Patients Sue Wilmington Surgical For Netwalker Ransomware Data Leak –


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– A lawsuit has been filed against Wilmington Surgical Associates in response to a ransomware attack in October. Allegedly, the Netwalker hacking group stole a trove of 13GB of data from the North Carolina provider and leaked the sensitive information online ahead of the encryption payload.

The filing, Jewett et al. v. Wilmington Surgical Associates, was recently removed to the North Carolina Eastern District Court.

Patients are seeking “redress for its unlawful conduct, and asserting claims for: negligence; negligence per se; invasion of privacy; breach of implied contract and fiduciary duty; and violation of the [State’s] Unfair and Deceptive Trade Practices Act…” 

The suit stems from an October data leak by the Netwalker ransomware hackers. At the time, the group posted proofs of the data theft, including thousands of files and hundreds of folders allegedly taken from the provider.

Those files were titled “2019 Photos”, “AdminScans”, “Dr Pictures”, “FORMS”, “Ins.Scan”, “Medicare Incentives”, “Vascular Lab”, and others file names that appeared highly sensitive in nature.

A lot of 1.79GB of data contained 3,702 files and 201 folders, which appeared to be a massive amount of employment information. The hackers also appeared to have taken a stockpile of financial and “year end” files.

According to the lawsuit, a breach notification was sent to 114,834 patients just before Christmas 2020. The provider disclosed that the hackers broke into two servers used for administrative purposes, which resulted in the theft of Social Security numbers, insurance details, and protected health information, among other sensitive data.

The patients impacted by the incident allege the cyberattack exposed their sensitive personal data, which is now in the hands of the attackers. They further argue that those impacted have “suffered ascertainable losses in the form of out-of-pocket expenses” and time spent remediating the effects of the ransomware attack.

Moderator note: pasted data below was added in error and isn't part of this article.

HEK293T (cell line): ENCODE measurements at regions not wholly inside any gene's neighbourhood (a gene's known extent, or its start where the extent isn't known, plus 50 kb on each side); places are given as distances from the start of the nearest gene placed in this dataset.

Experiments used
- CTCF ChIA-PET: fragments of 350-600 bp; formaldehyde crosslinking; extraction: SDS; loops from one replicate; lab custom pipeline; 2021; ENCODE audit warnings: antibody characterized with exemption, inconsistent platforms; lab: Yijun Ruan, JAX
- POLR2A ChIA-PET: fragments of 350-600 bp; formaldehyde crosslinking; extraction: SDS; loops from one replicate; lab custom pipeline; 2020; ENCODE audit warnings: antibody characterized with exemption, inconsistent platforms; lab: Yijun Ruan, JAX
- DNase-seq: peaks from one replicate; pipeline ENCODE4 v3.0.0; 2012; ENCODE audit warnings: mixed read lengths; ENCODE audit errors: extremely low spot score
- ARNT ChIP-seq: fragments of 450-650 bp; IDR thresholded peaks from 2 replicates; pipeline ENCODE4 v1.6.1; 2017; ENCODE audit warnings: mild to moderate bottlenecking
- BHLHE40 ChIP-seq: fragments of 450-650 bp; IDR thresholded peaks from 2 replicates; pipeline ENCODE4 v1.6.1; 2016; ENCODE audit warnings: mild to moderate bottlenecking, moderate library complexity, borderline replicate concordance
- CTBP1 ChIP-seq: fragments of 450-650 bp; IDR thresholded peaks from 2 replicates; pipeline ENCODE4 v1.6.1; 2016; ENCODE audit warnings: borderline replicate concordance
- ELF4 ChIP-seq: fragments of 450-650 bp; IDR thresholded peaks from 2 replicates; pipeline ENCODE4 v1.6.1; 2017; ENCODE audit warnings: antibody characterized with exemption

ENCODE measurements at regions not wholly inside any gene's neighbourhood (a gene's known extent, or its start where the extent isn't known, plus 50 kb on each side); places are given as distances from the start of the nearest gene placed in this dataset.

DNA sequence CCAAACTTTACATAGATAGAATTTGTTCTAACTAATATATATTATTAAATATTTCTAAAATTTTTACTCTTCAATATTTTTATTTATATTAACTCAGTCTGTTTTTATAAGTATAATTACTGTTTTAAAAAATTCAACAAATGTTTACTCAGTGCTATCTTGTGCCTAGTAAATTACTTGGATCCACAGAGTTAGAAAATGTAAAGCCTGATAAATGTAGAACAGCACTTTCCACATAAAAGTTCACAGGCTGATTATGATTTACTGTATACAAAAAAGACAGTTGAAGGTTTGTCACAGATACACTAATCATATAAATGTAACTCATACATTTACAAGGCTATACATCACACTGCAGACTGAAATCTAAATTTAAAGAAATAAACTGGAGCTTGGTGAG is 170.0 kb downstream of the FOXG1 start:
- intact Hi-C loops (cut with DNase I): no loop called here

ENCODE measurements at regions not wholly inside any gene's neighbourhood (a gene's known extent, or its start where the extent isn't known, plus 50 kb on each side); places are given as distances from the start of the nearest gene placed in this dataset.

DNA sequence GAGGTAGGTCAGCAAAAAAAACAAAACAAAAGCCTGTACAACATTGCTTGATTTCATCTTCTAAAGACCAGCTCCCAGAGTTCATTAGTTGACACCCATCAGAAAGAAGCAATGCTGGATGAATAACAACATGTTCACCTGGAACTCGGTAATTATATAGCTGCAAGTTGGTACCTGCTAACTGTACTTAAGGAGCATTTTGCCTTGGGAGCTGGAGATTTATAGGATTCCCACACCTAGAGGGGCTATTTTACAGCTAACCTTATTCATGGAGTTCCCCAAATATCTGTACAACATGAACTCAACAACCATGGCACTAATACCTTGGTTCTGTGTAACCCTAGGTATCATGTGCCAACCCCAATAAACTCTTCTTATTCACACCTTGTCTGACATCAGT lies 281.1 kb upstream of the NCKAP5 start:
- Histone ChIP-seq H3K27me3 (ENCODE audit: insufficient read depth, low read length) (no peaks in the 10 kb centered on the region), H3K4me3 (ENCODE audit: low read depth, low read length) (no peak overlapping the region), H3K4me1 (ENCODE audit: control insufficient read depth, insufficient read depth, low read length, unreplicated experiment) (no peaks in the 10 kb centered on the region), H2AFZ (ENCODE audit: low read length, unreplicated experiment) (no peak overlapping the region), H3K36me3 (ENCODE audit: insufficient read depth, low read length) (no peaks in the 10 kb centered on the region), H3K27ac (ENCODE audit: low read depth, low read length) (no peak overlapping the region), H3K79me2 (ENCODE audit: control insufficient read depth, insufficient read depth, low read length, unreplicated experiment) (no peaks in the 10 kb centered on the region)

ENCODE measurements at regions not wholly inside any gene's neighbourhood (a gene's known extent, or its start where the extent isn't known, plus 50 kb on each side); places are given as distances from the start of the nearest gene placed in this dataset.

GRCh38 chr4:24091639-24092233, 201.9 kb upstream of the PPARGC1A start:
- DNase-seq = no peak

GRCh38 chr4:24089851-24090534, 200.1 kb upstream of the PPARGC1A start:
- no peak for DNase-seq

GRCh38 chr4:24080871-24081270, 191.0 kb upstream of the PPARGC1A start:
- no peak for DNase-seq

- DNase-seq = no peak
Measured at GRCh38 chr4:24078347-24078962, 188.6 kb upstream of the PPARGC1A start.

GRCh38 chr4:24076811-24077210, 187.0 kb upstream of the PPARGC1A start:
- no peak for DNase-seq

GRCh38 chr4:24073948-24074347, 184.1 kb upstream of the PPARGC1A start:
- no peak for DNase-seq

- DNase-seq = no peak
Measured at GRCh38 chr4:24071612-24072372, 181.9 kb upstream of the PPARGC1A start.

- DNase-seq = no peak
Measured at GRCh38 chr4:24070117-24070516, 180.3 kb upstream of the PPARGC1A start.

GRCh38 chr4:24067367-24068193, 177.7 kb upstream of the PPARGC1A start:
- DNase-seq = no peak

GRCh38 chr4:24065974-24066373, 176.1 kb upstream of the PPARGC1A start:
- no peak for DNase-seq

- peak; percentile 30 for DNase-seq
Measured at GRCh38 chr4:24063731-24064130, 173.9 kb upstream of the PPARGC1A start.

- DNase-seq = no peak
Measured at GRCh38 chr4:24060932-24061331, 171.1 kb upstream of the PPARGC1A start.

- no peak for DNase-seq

The lawsuit argues Wilmington Surgical inadequately safeguarded the PHI and personally identifiable information in its possession, as well as failing to provide timely and adequate notice of the data hack and the type of information accessed during the incident.

The patients also claim the provider maintained the data “in a reckless and negligent manner” and that the provider and its workforce failed to properly monitor its network, system, and servers, which would have allowed them to discover the intrusion in a more timely manner.

“The PII and PHI were maintained on [the provider’s] computer network in a condition vulnerable to cyberattacks,” according to the suit. “The mechanism of the cyberattack and potential for improper disclosure of [patients’] PII and PHI was a known risk… as a healthcare provider.” 

“Additionally, in the notice sent to [patients], [Wilmington Surgical] acknowledged that ‘hackers have significantly increased their targeting of medical practices and hospitals,” it added. “Thus, [the provider] was on notice that failing to take steps necessary to secure the PII and PHI from those risks left that property in a dangerous condition.”

As a result of the breach, the patients claim their identities are at risk as the stolen data can be used to open new financial accounts and obtain loans. The stolen data can also be used for further phishing attacks, among a host of other privacy risks.

Those risks will continue indefinitely for those impacted by the event, including fraudulent charges applied to their personal accounts, financial losses incurred by using credit monitoring and fraud alert services, and the loss of time needed to prevent and mitigate risks directly tied to the incident.

These risks may also cause further damages, such as lowered credit scores and higher interest rates.

The lawsuit seeks compensatory damages, reimbursement of out-of-pocket expenses, restitution, and injunctive relief. The patients also want the court to require Wilmington Surgical  to improve its data security systems, as well as adhere to annual auditing and adequate credit monitoring services to be paid by the provider.

The filing joins a host of other healthcare data breach lawsuits filed in the last several months. Most of these lawsuits are settled out of court, which means the results can drastically vary. Some are dismissed for failing to adequately show actual harm occurred, while others are quietly settled for both small amounts and hefty price tags.

Don’t forget that geoFence has no foreign owners and no foreign influences and I believe your neighbors would feel the same.

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